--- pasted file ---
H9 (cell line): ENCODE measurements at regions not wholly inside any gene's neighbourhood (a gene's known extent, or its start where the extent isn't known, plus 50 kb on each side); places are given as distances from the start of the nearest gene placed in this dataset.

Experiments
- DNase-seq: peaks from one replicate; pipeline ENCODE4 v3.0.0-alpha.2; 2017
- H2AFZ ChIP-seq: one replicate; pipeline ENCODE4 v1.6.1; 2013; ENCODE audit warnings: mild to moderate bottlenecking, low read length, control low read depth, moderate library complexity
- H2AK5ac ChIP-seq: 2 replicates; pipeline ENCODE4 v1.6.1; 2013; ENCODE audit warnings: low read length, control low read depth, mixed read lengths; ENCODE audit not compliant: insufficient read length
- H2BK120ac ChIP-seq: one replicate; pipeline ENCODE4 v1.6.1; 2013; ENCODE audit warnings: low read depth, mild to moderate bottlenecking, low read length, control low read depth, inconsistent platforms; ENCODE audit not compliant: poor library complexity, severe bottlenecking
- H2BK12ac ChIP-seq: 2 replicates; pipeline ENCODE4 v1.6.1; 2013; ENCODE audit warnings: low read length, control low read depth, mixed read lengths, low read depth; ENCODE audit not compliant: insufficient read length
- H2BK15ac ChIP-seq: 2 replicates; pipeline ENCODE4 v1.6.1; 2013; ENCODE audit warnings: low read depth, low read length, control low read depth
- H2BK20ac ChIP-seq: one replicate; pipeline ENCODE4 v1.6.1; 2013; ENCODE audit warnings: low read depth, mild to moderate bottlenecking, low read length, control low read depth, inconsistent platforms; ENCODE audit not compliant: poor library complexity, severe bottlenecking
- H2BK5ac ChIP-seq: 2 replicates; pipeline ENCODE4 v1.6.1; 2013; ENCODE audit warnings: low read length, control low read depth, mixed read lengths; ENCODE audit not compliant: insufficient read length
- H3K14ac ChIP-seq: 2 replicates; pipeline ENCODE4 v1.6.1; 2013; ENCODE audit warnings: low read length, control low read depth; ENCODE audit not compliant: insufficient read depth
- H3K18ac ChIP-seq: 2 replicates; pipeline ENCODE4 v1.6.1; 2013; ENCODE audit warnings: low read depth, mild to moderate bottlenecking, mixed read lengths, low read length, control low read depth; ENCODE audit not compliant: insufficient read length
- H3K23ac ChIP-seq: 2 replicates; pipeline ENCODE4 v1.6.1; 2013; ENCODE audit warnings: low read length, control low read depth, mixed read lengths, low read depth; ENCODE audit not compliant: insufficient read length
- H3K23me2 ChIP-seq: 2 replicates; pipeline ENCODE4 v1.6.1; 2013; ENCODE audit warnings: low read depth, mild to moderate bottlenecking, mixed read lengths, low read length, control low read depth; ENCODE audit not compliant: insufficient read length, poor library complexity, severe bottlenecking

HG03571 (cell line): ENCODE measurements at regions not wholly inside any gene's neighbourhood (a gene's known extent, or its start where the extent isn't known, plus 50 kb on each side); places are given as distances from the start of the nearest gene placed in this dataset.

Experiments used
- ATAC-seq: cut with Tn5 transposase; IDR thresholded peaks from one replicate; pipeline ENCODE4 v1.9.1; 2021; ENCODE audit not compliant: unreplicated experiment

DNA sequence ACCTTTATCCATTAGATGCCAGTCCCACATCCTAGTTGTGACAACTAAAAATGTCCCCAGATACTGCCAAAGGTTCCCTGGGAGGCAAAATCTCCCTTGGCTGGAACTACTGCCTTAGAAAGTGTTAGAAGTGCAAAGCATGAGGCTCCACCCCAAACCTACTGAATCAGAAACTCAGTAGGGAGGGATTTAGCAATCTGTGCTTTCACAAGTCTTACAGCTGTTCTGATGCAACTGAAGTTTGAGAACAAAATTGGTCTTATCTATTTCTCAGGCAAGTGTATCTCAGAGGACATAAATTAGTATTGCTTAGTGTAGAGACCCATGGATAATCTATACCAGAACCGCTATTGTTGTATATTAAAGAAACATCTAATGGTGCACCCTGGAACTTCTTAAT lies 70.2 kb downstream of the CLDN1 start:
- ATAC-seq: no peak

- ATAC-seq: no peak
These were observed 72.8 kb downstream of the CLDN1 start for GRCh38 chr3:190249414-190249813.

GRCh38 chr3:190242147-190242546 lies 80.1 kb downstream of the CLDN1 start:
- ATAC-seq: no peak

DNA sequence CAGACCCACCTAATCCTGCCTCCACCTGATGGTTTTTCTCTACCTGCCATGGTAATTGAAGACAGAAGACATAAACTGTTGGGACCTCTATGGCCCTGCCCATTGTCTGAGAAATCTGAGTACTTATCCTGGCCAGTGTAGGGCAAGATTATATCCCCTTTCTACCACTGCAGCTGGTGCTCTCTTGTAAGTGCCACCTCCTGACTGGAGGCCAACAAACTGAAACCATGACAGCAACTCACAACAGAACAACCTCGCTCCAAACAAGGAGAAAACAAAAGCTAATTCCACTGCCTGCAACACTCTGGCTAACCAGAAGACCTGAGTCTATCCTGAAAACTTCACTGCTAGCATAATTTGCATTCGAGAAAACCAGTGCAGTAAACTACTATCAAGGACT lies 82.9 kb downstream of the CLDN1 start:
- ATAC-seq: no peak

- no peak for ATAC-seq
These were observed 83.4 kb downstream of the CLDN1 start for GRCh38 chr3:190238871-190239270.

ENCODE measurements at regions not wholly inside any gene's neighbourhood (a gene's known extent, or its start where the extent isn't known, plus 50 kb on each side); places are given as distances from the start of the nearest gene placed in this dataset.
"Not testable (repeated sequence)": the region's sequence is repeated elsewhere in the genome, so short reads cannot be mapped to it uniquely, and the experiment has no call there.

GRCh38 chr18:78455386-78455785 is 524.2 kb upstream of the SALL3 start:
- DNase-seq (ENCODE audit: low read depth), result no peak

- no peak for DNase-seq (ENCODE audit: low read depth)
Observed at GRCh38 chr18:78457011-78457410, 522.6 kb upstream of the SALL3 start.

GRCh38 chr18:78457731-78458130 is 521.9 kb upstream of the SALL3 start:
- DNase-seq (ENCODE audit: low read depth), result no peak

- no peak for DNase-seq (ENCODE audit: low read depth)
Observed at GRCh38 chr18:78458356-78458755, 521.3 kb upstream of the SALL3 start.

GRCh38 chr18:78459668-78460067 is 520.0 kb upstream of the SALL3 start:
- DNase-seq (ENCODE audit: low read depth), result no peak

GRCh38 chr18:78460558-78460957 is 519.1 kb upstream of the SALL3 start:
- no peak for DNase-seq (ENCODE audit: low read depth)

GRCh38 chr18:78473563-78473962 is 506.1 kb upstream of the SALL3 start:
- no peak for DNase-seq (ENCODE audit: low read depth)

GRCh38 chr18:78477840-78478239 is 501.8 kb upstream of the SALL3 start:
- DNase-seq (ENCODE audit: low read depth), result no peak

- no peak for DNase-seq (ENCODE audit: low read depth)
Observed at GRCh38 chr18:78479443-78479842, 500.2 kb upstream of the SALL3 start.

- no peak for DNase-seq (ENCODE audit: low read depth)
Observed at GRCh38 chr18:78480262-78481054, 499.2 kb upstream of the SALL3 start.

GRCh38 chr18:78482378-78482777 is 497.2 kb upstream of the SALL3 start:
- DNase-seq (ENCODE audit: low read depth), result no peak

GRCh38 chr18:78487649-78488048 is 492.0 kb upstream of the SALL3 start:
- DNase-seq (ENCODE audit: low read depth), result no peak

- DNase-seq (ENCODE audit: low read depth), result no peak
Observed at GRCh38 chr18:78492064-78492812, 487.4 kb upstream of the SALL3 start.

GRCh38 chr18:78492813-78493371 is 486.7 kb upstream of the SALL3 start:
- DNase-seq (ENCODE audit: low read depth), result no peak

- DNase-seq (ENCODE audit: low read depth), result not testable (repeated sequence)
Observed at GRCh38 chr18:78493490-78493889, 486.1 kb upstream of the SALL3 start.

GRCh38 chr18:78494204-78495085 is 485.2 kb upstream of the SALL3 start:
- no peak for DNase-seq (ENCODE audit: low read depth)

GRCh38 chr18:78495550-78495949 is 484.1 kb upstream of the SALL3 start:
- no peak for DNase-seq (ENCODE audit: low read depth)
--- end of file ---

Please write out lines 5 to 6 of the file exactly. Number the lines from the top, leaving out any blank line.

- H2AK5ac ChIP-seq: 2 replicates; pipeline ENCODE4 v1.6.1; 2013; ENCODE audit warnings: low read length, control low read depth, mixed read lengths; ENCODE audit not compliant: insufficient read length
- H2BK120ac ChIP-seq: one replicate; pipeline ENCODE4 v1.6.1; 2013; ENCODE audit warnings: low read depth, mild to moderate bottlenecking, low read length, control low read depth, inconsistent platforms; ENCODE audit not compliant: poor library complexity, severe bottlenecking